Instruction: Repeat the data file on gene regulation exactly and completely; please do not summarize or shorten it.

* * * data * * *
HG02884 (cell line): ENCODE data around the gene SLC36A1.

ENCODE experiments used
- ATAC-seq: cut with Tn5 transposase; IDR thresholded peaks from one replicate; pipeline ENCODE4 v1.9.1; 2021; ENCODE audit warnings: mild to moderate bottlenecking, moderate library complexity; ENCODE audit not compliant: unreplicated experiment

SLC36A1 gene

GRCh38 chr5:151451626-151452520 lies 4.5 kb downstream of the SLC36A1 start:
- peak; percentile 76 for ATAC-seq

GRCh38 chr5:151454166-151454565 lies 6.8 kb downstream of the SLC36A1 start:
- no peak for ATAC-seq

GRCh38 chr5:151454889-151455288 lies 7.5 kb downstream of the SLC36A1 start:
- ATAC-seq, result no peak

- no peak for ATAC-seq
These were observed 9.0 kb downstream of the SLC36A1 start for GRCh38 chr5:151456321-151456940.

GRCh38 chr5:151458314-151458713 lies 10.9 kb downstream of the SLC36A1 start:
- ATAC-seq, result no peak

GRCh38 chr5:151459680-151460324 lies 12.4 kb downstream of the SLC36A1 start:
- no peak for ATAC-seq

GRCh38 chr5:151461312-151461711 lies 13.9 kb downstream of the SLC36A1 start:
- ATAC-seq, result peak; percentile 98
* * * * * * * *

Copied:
HG02884 (cell line): ENCODE data around the gene SLC36A1.

ENCODE experiments used
- ATAC-seq: cut with Tn5 transposase; IDR thresholded peaks from one replicate; pipeline ENCODE4 v1.9.1; 2021; ENCODE audit warnings: mild to moderate bottlenecking, moderate library complexity; ENCODE audit not compliant: unreplicated experiment

SLC36A1 gene

GRCh38 chr5:151451626-151452520 lies 4.5 kb downstream of the SLC36A1 start:
- peak; percentile 76 for ATAC-seq

GRCh38 chr5:151454166-151454565 lies 6.8 kb downstream of the SLC36A1 start:
- no peak for ATAC-seq

GRCh38 chr5:151454889-151455288 lies 7.5 kb downstream of the SLC36A1 start:
- ATAC-seq, result no peak

- no peak for ATAC-seq
These were observed 9.0 kb downstream of the SLC36A1 start for GRCh38 chr5:151456321-151456940.

GRCh38 chr5:151458314-151458713 lies 10.9 kb downstream of the SLC36A1 start:
- ATAC-seq, result no peak

GRCh38 chr5:151459680-151460324 lies 12.4 kb downstream of the SLC36A1 start:
- no peak for ATAC-seq

GRCh38 chr5:151461312-151461711 lies 13.9 kb downstream of the SLC36A1 start:
- ATAC-seq, result peak; percentile 98